SystemVerilog Built-In Data Types

Verilog-1995 has two basic data types: variables (reg) and nets, that hold four-state values: 0, 1, Z, and X. RTL code uses variables to store combinational and sequential values. Variables can be unsigned single or multi-bit (reg [7:0] m), signed 32-bit variables (integer), unsigned 64-bit variables (time), and floating point numbers (real). Variables can be grouped together into arrays that have a fixed size. All storage is static, meaning that all variables are alive for the entire simulation and routines cannot use a stack to hold arguments and local values. A net is used to connect parts of a design such as gate primitives and module instances. Nets come in many flavors, but most designers use scalar and vector wires to connect together the ports of design blocks.

SystemVerilog adds many new data types to help both hardware designers and verification engineers.

The logic type

The one thing in Verilog that always leaves new users scratching their heads is the difference between a reg and a wire. When driving a port, which should you use? How about when you are connecting blocks? System-Verilog improves the classic reg data type so that it can be driven by continuous assignmentsgates and modules, in addition to being a variable. It is given the new name logic so that it does not look like a register declaration. The one limitation is that a logic variable cannot be driven by multiple drivers such as when you are modeling a bidirectional bus. In this case, the variable needs to be a net-type such as wire.

Example: shows the SystemVerilog logic type.
module logic_data_type(input logic rst_h);
  parameter CYCLE = 20;
  logic q, q_l, d, clk, rst_l;

initial begin
  clk <= 0; // Procedural assignment
  forever #(CYCLE/2) clk = ~clk;

assign rst_l = ~rst_h; // Continuous assignment
not n1(q_l, q); // q_l is driven by gate
my_dff d1(q, d, clk, rst_l); // d is driven by module


Two-state types

SystemVerilog introduces several two-state data types to improve simulator performance and reduce memory usage, over four-state types. The simplest type is the bit, which is always unsigned. There are four signed types: byte, shortint, int, and longint.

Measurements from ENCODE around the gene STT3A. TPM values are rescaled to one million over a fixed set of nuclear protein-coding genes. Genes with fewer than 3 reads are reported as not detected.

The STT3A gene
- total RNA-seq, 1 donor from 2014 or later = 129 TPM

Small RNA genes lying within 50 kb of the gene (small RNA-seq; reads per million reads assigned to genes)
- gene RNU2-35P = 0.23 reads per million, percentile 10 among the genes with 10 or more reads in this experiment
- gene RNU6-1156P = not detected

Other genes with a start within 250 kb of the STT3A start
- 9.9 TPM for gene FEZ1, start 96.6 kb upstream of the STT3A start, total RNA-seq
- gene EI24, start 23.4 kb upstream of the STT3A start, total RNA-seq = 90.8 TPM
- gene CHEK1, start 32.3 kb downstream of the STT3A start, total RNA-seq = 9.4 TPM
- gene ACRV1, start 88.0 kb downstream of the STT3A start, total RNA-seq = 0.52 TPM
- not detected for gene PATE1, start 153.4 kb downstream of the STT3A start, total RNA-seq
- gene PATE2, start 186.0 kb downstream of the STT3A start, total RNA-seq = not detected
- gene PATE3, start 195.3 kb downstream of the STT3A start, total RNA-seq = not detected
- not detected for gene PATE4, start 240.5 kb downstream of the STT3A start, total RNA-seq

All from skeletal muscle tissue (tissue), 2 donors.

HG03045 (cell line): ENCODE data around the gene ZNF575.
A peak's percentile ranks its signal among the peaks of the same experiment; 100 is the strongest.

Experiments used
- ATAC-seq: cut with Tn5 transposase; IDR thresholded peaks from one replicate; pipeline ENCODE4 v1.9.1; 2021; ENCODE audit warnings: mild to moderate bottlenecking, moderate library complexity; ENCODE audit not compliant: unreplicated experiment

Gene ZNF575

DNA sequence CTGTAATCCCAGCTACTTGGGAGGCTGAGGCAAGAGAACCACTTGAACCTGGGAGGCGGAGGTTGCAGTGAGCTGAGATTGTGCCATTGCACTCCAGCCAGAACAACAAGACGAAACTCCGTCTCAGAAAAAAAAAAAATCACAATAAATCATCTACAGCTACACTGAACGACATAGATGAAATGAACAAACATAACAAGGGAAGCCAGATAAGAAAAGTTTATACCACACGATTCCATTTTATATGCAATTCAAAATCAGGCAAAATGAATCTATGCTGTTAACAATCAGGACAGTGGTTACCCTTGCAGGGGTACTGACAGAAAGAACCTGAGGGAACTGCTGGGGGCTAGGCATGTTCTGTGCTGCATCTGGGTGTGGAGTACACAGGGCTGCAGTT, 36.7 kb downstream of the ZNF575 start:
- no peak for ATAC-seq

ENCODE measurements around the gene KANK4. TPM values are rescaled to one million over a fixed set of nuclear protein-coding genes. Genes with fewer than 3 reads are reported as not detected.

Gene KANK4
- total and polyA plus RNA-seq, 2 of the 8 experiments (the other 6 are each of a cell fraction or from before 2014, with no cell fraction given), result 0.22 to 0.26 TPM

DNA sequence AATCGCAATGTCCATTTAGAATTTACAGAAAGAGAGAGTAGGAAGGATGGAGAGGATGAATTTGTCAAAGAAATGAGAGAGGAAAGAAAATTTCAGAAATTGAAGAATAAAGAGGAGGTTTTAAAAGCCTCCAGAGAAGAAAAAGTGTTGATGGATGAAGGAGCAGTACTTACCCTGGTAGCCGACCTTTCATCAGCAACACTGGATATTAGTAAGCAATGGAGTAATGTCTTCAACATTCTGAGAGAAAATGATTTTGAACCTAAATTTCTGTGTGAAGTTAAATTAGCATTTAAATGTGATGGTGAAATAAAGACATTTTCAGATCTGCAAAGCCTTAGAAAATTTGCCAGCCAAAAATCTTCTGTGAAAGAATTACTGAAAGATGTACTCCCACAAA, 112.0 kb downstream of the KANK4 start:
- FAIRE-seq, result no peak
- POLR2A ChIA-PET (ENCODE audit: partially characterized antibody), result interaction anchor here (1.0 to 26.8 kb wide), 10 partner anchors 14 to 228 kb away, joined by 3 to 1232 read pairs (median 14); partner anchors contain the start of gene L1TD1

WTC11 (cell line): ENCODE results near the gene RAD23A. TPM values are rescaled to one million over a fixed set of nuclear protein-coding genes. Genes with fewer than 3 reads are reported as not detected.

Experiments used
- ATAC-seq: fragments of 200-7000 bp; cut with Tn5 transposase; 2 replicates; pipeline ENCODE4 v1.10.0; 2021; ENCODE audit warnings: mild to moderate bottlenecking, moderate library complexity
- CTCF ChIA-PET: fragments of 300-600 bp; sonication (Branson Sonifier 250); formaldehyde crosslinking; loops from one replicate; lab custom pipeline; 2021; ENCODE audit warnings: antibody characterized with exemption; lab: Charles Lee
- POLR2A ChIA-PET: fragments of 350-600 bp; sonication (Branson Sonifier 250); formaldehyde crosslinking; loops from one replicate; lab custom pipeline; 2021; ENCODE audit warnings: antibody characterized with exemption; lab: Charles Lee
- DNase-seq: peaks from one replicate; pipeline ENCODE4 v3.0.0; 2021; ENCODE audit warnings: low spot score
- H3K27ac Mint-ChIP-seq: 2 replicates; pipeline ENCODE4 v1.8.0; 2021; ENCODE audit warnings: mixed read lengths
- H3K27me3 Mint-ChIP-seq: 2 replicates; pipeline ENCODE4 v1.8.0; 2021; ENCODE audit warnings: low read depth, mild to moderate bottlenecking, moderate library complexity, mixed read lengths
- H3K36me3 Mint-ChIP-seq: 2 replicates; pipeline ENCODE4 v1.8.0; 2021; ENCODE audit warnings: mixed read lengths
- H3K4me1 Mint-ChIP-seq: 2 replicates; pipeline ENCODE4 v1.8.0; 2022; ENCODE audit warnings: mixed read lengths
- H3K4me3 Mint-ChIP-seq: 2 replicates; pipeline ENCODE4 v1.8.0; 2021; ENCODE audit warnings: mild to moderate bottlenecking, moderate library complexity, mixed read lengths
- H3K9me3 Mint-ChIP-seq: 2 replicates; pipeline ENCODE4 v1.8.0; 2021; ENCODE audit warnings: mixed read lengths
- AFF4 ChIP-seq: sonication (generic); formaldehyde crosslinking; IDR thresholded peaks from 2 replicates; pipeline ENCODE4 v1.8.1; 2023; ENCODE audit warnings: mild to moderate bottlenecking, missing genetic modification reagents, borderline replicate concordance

shortint i                // 2-state, 16-bit signed
int i                        // 2-state, 32-bit signed
longint i                 // 2-state, 64-bit signed
byte b                    // 2-state, 8-bit signed
bit b;                      // 2-state, single-bit
bit [31:0] b32;       // 2-state, 32-bit unsigned

You might be tempted to use types such as byte to replace more verbose declarations such as logic [7:0]. Hardware designers should be careful as these new types are signed variables, so a byte variable can only count up to 127, not Chapter 2: Data Types 29 the 255 you may expect. (It has the range -128 to +127.) You could use byte unsigned, but that is more verbose than just bit [7:0]. Signed variables may cause unexpected results with randomization, as discussed in Chapter 6. Be careful connecting two-state variables to the design under test, especially its outputs. If the hardware tries to drive an X or Z, these values are converted to a two-state value, and your testbench code may never know. Don’t try to remember if they are converted to 0 or 1; instead, always check for propagation of unknown values. Use the $isunknown operator that returns 1 if any bit of the expression is X or Z.

Example: Checking for four-state values

if ($isunknown(iport)
$display("@%0d: 4-state value detected on input port",
$time, iport);

Next : SystemVerilog Enumerated Types

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